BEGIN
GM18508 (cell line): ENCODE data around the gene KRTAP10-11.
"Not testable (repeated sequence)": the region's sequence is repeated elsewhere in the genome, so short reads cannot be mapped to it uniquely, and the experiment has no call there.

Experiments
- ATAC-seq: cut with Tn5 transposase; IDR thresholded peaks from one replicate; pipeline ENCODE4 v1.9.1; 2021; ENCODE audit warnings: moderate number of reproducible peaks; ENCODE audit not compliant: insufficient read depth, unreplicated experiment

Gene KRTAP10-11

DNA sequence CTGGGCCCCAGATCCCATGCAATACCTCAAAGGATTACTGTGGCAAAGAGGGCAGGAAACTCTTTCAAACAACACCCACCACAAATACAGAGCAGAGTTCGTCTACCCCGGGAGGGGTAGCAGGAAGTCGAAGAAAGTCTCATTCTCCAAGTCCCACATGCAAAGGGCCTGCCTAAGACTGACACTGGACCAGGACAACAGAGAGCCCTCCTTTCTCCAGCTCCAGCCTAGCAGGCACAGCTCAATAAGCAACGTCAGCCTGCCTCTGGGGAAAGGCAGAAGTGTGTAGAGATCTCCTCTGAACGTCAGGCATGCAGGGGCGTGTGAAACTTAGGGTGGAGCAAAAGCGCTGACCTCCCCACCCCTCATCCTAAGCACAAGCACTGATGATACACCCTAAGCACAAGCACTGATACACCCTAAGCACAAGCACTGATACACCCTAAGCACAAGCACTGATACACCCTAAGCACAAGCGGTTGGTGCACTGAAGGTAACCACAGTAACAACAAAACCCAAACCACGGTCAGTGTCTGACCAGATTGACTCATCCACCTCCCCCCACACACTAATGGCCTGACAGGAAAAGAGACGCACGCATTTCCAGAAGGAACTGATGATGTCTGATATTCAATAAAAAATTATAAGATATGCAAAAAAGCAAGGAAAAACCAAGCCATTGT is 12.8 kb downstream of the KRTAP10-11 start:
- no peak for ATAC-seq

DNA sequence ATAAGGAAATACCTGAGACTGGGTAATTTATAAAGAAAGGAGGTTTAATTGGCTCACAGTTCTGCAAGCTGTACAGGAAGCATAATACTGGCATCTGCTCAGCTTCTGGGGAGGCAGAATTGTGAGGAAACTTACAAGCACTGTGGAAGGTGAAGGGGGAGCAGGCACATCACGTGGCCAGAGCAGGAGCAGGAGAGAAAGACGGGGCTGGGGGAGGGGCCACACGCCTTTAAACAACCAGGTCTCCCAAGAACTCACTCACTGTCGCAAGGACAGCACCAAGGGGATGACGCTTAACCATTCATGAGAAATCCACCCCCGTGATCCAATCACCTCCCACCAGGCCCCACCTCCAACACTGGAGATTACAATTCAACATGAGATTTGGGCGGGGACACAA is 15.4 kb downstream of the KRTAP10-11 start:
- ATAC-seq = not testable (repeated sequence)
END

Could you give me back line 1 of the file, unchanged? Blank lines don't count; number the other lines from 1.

GM18508 (cell line): ENCODE data around the gene KRTAP10-11.